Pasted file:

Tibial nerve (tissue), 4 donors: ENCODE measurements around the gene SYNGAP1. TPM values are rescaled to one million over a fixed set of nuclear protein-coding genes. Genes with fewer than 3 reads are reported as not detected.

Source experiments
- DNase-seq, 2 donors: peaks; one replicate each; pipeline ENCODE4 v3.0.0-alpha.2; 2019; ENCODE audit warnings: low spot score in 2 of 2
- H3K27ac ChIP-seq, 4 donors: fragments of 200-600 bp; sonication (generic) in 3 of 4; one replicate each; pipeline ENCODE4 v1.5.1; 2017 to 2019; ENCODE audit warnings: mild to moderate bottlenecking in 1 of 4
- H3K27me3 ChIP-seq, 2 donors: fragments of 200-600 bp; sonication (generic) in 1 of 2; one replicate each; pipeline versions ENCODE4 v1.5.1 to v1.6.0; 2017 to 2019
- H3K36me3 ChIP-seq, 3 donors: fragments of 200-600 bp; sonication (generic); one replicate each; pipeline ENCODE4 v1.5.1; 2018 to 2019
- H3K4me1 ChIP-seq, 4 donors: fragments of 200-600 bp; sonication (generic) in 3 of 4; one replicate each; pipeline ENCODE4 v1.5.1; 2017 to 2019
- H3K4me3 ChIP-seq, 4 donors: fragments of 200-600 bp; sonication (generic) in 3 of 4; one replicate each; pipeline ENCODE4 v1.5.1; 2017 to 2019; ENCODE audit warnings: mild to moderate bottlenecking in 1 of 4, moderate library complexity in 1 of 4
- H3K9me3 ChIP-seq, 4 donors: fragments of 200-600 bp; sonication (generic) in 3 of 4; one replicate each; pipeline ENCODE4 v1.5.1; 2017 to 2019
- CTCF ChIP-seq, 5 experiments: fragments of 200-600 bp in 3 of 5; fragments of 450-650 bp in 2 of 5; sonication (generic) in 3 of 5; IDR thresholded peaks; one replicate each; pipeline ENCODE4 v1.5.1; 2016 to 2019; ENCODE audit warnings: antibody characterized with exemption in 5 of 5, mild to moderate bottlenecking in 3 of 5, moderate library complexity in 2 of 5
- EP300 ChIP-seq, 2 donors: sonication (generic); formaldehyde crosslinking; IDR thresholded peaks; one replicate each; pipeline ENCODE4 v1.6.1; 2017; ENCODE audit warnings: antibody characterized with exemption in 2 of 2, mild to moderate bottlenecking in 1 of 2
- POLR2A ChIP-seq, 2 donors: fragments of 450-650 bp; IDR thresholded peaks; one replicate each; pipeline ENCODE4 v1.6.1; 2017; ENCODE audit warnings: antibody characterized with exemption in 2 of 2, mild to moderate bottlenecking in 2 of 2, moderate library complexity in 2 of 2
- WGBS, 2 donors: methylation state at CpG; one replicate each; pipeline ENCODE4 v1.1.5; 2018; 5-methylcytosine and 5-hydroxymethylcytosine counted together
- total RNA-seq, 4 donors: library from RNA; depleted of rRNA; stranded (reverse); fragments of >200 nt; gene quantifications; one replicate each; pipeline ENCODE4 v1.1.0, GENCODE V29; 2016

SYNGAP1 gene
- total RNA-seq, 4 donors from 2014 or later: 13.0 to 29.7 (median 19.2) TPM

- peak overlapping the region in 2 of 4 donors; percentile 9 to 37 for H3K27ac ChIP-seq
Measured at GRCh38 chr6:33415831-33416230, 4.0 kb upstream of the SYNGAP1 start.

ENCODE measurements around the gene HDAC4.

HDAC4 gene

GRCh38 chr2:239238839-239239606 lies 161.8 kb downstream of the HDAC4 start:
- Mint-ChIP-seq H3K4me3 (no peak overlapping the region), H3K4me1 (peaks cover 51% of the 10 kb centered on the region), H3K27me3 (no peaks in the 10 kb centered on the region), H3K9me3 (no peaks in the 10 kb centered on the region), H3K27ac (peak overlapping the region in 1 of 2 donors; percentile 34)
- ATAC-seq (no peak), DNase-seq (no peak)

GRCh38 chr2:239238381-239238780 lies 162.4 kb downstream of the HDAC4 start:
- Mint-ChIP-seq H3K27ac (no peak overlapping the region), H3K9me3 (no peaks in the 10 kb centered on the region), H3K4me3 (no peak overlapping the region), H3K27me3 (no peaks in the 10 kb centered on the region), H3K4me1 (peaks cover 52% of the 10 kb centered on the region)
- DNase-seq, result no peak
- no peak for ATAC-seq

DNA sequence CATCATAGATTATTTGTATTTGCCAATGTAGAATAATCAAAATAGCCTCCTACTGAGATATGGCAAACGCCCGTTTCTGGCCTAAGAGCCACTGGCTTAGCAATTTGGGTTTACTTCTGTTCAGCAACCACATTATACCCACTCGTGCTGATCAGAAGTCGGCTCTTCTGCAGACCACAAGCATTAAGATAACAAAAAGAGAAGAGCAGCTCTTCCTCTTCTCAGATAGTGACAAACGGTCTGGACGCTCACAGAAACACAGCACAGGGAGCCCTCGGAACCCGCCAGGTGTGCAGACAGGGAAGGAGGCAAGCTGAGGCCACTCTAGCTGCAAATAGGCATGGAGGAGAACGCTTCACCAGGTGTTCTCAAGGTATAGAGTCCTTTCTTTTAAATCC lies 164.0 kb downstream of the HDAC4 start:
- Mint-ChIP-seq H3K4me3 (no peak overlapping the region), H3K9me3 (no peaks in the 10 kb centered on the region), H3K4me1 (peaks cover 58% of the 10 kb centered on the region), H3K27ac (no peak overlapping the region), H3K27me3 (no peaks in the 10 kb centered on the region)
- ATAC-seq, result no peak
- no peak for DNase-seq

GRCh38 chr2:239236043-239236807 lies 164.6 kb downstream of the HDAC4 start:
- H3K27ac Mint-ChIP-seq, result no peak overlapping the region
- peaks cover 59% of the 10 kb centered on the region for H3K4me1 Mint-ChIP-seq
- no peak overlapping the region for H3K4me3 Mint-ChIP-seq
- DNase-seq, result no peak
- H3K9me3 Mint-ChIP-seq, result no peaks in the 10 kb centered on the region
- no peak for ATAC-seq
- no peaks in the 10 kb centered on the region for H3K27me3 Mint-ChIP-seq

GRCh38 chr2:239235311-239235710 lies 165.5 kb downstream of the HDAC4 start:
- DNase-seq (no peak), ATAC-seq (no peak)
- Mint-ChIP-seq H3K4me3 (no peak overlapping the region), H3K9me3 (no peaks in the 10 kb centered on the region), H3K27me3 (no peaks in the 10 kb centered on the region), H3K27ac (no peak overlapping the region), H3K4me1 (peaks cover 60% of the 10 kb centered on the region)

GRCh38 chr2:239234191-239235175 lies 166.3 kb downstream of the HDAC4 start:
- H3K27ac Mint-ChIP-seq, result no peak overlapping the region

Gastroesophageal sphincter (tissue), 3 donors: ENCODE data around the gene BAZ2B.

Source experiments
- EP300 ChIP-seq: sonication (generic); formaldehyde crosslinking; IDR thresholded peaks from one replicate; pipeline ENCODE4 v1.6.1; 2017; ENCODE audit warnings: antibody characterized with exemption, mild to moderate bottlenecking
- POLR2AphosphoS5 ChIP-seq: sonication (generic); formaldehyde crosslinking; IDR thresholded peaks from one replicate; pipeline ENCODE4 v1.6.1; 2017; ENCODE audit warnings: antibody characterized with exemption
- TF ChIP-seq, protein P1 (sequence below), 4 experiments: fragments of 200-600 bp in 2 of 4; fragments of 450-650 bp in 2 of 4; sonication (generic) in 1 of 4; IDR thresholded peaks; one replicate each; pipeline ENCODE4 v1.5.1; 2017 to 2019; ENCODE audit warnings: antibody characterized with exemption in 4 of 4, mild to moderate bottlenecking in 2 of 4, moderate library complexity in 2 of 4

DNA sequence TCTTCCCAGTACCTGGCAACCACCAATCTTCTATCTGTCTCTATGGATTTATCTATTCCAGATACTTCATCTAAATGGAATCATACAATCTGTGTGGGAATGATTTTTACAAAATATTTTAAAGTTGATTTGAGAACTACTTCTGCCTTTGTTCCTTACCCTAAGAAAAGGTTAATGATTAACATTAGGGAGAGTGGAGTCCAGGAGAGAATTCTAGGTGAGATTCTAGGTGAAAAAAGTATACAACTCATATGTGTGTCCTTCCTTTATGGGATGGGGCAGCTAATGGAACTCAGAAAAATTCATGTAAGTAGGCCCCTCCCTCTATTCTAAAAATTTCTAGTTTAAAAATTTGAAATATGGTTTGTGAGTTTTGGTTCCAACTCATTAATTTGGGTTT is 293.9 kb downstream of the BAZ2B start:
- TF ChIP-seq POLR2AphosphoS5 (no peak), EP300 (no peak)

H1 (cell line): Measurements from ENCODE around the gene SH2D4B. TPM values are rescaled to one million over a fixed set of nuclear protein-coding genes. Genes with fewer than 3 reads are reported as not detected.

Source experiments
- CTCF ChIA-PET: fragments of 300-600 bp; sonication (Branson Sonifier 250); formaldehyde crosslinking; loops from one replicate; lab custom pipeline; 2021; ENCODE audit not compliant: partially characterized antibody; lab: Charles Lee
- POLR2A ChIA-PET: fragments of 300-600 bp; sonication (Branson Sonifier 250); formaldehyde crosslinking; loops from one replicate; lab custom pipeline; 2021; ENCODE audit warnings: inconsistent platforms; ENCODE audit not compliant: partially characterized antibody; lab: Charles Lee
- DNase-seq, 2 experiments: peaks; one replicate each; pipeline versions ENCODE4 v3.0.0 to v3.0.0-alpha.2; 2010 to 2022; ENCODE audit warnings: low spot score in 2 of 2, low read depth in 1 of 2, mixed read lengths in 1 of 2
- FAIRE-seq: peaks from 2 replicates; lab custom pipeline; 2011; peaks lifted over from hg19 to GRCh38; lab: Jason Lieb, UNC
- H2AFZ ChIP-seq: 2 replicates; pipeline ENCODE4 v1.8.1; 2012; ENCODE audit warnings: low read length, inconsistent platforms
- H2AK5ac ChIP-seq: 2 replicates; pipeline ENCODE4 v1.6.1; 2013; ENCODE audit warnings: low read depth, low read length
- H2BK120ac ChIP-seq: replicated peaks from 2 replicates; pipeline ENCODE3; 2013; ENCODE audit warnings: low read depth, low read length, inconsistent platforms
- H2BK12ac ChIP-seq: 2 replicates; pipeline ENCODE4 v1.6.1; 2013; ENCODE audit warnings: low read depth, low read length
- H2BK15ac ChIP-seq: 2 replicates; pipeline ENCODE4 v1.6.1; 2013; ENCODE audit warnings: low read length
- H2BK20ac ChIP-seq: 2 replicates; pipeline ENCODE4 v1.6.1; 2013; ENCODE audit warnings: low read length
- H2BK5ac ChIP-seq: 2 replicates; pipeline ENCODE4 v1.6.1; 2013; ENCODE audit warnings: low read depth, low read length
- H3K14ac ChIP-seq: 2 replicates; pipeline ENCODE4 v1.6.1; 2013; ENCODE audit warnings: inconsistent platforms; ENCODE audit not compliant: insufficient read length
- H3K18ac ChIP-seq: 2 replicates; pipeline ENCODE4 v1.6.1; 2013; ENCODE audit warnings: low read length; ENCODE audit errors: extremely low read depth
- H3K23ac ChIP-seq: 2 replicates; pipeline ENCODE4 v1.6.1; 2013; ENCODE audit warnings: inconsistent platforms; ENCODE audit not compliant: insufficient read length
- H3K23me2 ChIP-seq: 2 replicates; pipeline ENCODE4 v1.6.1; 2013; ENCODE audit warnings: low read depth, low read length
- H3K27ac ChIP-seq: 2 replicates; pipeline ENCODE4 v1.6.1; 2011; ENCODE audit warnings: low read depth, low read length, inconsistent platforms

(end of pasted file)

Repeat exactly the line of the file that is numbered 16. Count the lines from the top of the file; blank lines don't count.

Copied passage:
- total RNA-seq, 4 donors from 2014 or later: 13.0 to 29.7 (median 19.2) TPM